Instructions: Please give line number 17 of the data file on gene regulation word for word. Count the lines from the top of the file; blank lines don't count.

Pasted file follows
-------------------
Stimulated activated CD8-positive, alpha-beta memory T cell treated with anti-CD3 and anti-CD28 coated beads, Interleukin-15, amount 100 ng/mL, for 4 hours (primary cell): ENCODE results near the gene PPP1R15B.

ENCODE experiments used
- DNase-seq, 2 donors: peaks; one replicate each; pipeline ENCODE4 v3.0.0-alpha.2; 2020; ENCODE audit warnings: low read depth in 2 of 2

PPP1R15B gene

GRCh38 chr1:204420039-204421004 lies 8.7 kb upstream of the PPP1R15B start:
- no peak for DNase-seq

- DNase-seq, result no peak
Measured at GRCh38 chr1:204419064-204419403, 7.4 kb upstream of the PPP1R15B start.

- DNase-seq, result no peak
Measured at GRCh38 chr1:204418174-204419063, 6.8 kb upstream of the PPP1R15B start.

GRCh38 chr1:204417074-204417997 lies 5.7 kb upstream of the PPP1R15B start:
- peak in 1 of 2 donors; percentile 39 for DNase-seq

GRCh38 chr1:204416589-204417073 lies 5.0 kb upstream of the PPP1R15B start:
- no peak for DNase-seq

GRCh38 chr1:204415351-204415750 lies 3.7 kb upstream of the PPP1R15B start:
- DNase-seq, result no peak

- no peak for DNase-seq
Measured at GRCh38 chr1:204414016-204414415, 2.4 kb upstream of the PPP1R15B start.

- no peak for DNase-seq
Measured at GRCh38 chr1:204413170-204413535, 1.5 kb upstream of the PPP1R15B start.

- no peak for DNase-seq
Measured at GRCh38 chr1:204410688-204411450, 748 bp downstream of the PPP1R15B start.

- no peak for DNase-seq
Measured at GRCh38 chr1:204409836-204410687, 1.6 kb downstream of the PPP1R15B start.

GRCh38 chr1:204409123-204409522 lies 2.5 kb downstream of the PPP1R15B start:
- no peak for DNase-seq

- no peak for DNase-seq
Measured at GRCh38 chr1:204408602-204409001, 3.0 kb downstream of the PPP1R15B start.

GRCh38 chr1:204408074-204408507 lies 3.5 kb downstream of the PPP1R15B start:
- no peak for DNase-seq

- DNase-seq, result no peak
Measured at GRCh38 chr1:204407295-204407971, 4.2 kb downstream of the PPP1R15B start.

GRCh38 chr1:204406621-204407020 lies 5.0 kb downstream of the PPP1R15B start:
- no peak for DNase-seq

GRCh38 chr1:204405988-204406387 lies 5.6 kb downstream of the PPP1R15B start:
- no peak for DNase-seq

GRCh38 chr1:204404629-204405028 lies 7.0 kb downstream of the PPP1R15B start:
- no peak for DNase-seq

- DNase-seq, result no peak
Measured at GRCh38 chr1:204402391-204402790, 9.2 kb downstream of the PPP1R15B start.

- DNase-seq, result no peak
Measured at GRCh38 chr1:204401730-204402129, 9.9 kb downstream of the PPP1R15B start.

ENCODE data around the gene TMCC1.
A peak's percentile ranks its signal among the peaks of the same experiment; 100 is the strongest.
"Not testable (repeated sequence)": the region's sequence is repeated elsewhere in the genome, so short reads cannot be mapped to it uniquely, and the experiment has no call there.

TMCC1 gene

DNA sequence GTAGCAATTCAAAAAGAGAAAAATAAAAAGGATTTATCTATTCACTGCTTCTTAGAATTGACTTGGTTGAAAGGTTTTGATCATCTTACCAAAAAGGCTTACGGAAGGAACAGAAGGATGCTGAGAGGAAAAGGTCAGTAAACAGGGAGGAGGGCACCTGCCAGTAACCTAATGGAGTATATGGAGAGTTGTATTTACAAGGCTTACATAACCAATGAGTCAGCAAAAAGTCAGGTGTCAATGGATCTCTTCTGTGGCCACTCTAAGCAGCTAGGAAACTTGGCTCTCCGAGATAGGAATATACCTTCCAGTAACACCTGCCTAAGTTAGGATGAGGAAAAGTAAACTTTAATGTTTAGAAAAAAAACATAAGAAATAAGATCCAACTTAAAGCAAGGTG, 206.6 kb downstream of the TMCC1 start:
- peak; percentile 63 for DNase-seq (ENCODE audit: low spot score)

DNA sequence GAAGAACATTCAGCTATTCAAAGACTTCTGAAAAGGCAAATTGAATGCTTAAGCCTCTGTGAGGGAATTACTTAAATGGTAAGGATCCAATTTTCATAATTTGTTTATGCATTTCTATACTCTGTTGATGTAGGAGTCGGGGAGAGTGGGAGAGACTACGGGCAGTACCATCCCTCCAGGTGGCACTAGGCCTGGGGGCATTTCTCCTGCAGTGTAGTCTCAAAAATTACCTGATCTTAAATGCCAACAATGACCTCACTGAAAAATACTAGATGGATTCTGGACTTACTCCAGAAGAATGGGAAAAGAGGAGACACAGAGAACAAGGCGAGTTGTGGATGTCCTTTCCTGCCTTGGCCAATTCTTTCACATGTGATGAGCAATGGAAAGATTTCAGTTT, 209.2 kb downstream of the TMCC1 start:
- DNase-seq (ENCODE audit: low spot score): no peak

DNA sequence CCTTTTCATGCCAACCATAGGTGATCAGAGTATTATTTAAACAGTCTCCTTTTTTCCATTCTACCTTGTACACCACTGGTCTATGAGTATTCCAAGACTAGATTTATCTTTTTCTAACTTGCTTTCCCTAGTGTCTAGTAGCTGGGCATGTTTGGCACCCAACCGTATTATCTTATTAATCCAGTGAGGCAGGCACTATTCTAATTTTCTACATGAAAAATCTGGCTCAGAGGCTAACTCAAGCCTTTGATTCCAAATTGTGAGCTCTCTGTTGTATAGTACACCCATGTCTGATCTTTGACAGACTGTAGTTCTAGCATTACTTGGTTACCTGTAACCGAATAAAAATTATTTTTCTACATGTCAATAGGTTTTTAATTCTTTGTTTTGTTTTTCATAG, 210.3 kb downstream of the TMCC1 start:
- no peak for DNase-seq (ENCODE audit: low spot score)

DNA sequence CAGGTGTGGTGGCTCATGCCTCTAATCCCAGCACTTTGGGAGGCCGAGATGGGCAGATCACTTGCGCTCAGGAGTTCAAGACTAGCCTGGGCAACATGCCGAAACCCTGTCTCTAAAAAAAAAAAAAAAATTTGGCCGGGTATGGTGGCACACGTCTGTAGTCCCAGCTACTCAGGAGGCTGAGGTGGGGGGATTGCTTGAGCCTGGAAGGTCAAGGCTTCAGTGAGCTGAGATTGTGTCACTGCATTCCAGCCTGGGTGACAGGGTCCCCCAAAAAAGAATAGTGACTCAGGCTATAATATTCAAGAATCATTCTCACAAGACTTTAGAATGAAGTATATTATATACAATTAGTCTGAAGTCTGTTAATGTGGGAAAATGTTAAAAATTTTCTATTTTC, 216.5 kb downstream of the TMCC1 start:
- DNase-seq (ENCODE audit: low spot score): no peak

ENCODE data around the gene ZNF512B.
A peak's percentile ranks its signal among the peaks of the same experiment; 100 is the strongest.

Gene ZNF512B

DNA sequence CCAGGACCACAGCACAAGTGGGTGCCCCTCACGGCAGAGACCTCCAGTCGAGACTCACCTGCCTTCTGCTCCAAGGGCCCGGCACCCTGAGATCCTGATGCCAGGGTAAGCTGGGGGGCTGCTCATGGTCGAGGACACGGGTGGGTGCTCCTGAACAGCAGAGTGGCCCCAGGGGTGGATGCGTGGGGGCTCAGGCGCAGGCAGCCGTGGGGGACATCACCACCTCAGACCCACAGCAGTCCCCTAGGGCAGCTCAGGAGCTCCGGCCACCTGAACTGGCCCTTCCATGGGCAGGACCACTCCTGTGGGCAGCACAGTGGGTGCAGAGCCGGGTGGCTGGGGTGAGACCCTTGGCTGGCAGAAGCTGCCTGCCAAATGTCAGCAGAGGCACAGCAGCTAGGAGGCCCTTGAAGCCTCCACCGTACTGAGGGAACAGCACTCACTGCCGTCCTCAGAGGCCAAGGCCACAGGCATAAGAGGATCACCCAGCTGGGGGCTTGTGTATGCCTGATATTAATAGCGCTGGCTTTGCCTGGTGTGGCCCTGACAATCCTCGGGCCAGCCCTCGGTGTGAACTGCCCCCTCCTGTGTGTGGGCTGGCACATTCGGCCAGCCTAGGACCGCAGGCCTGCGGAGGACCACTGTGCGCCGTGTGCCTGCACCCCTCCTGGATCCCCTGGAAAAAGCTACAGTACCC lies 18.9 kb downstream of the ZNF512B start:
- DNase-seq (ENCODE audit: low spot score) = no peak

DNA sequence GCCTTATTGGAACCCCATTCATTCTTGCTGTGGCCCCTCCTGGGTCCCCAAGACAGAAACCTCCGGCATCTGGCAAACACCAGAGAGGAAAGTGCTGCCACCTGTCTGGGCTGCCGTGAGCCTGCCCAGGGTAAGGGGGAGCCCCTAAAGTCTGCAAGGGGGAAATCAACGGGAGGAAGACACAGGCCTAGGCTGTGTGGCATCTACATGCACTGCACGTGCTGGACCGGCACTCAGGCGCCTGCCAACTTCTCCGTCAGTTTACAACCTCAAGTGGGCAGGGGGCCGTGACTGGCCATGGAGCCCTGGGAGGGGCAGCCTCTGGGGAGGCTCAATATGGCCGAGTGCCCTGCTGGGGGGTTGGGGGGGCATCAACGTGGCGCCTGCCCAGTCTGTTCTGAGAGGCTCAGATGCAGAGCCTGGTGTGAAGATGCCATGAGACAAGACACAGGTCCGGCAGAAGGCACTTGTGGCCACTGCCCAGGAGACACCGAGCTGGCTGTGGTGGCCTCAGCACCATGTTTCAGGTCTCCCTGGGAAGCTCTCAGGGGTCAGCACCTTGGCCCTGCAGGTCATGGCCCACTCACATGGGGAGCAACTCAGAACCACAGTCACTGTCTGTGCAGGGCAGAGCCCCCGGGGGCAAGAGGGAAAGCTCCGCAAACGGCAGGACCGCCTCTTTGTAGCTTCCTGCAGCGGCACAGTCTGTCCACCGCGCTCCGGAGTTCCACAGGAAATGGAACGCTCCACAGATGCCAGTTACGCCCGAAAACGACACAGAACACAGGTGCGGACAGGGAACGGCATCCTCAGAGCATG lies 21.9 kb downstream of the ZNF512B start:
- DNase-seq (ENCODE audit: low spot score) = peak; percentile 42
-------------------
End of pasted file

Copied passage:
- no peak for DNase-seq